Tag Archives: Aristotle

Kuhn, Paradigms, and Aristotle’s Physics

Although Aristotle’s contribution to biology has long been recognized, there are many philosophers and historians of science who call him the man who held up the Scientific Revolution by two thousand years. In this post, Christoper Byrne, author of Aristotle’s Science of Matter and Motion, criticizes these views, including that of Thomas Kahn, a well-known historian and philosopher of science, who was one of many historians that labelled Arisitotle of being the great delayer of natural science.


By Christopher Byrne

In his 1987 essay, “What Are Scientific Revolutions?,” Thomas Kuhn wrote that he came up with his idea of a scientific paradigm by reflecting on what was for him the enigma of Aristotle’s physics. On the one hand, Kuhn wrote, Aristotle clearly made significant contributions to logic, biology, and several other fields; on the other hand, Aristotle’s physics was worthless from the point of view of later physics – indeed, held up progress in physics – and contained many errors of logic and observation. Still, Kuhn wrote, given Aristotle’s contributions to logic and biology, the failure of his physics cannot be explained just by scientific incompetence on his part. Thus, we are faced with the puzzle of understanding how someone could be so good at logical reasoning and the minute inspection of biological organisms, but so wrong about the behaviour of physical bodies in general. It could only be the case, Kuhn concluded, that the basic beliefs about nature that had served Aristotle so well in his biology had fundamentally occluded his judgment when he turned to physics. More generally, Kuhn argued, Aristotle’s physics showed that beliefs about nature are not held piecemeal, but are part of a connected system. Claims about nature that by themselves seem arbitrary and wrong-headed, make sense within the context of a more general set of principles. Thus was the concept of a scientific paradigm born, as well as the attendant belief that scientific revolutions involve exchanging one scientific paradigm for another.

Kuhn admits that his view of Aristotle’s physics was the standard one at the time. One finds similar accounts of Aristotle in Sarton’s A History of Science (1952), Sambursky’s The Physical World of the Greeks (1956), Butterfield’s Origins of Modern Science (1957), and Westfall’s The Construction of Modern Science (1977). All of these accounts have in common the view that Aristotle’s account of nature is thoroughly qualitative and teleological, that is, that all change in nature involves the exchange of contrary qualities in perceptible objects, one of which is the distinctive perfection of the object undergoing the change and the other some type of deficiency in that kind of thing. Thus, every change is either a movement toward a telos, or final cause, or a movement away from that telos; in the first case, the change is natural, in the second, violent. Either way, all change in nature must be understood in relation to the specific perfection of the thing undergoing the change.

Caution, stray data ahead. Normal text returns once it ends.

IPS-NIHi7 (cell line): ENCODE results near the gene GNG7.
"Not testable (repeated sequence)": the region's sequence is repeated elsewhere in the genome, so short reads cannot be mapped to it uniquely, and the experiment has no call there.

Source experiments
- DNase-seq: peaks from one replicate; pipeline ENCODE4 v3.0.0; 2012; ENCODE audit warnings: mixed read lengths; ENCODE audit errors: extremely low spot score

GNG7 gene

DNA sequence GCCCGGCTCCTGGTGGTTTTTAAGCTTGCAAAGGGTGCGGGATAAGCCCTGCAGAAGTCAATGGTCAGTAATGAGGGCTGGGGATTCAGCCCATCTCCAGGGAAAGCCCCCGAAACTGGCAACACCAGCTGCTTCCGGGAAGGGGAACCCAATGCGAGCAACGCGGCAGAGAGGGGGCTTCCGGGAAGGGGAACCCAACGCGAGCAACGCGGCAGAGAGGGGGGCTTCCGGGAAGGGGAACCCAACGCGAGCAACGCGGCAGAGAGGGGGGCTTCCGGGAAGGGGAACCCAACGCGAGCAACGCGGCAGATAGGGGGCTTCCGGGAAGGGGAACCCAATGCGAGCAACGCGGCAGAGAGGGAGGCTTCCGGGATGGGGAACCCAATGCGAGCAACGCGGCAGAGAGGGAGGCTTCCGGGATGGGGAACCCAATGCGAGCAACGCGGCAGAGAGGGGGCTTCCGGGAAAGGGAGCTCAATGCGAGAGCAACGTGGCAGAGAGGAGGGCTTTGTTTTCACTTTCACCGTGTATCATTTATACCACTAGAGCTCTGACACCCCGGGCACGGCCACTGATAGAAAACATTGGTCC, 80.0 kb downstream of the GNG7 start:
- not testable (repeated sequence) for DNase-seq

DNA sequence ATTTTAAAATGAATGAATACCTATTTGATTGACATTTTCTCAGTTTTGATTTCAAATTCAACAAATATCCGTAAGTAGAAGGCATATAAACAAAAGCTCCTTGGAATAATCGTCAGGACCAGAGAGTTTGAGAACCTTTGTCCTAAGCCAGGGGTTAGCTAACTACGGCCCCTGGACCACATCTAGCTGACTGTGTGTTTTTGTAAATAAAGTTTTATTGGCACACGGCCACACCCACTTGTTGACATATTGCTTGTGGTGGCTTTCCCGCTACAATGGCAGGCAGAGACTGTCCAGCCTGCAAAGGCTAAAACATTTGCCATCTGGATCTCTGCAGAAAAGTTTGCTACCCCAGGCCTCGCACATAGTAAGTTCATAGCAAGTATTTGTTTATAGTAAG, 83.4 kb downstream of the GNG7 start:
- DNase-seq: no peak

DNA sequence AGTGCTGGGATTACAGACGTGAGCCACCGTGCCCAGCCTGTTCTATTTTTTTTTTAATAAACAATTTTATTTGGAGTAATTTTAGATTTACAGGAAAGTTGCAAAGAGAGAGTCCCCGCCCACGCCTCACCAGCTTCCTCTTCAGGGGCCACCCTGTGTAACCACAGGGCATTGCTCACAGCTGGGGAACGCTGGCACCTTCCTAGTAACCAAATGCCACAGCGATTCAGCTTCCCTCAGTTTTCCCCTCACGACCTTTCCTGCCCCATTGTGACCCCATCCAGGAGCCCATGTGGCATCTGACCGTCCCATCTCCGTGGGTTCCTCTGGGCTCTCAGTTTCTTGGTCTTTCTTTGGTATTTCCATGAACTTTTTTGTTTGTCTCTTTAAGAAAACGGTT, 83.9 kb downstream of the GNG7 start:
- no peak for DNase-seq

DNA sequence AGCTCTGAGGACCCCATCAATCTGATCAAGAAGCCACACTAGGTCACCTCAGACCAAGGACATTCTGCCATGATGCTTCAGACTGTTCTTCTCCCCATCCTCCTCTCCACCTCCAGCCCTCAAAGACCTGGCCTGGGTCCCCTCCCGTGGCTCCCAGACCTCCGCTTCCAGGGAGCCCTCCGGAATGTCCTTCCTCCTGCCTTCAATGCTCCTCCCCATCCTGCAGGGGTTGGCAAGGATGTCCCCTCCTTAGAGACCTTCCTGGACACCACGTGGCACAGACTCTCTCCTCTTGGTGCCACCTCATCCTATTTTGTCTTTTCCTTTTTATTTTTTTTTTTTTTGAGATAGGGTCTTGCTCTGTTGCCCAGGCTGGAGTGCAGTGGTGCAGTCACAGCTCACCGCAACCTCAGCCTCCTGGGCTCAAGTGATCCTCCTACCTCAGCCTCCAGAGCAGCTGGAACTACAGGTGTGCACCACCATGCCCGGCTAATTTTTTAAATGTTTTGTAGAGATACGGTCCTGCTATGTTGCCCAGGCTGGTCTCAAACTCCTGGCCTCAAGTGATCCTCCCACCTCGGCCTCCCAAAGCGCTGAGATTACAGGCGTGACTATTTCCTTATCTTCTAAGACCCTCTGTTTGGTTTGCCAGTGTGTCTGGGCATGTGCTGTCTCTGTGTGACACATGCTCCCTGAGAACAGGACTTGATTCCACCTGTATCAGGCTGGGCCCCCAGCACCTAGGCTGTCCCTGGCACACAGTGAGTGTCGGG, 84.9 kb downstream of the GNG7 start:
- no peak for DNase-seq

Kuhn took this interpretation of Aristotle’s physics to its logical conclusion; in so doing, he made clear its many flaws. Perhaps the best example of the way this interpretation misconstrues Aristotle is found in what Kuhn says about Aristotle’s account of locomotion. Kuhn argues that for Aristotle locomotion is a qualitative change; a change of place is a change of quality. Thus, place must be a quality. The difficulty, however, is that the qualities of perceptible objects move with them; examples of such qualities given in Aristotle’s Categories include colour and temperature, possessing a natural capacity or an acquired skill, say, an athletic ability, and properties such as being healthy or ill, and hard or soft. Place, however, does not belong in the category of quality; in his Categories, Aristotle lists the category of place separately from that of quality. He also explicitly states in his Physics that the place of an object does not move with it; on the contrary, a place has to remain and not move with the body that occupied it if one body is to replace another body in the same place. Thus, from the point of view of Aristotle’s Categories and Physics, claiming that a place is a quality is not only wrong, but a category mistake.

Kuhn made similar mistakes with respect to the role of matter as the substratum of change in perceptible objects and the scope of teleological explanation in Aristotle’s physics. I leave it to others to consider whether scientific revolutions are properly understood as paradigm shifts. I will also suspend for the moment the question of whether a set of causal principles and basic ontological commitments constitute what Kuhn calls a scientific paradigm. I do argue, however, that Kuhn was deeply wrong about the principles of Aristotle’s physics.

Learn more about Aristotle’s Science of Matter and Motion


Christopher Byrne is an associate professor in the Department of Philosophy at St. Francis Xavier University and author of Aristotle’s Science of Matter and Motion

 

Sources for the History of Western Civilization

To mark the publication of the new edition of Sources for the History of Western Civilization, Volume I: From Antiquity to the Mid-Eighteenth Century, the editor, Michael Burger, provides some background on why he chose to take on this particular project, and why teaching with primary sources is important for the education of today’s undergraduate students.

BURGER_SOURCESThe Western civilization readers—and I mean readers of primary sources—that are available for undergraduates make me crazy. First, their selections are short. Very short. Snippets. In ten pages, students might read Homer, Herodotus, Hesiod, Aeschylus, and Aristotle. As the readings whiz by, students have trouble remembering whether Aristotle or Hesiod explained the origins of the gods. Or was it Homer? And with so little to get their teeth into, students close the book without much of a feel for any source in particular.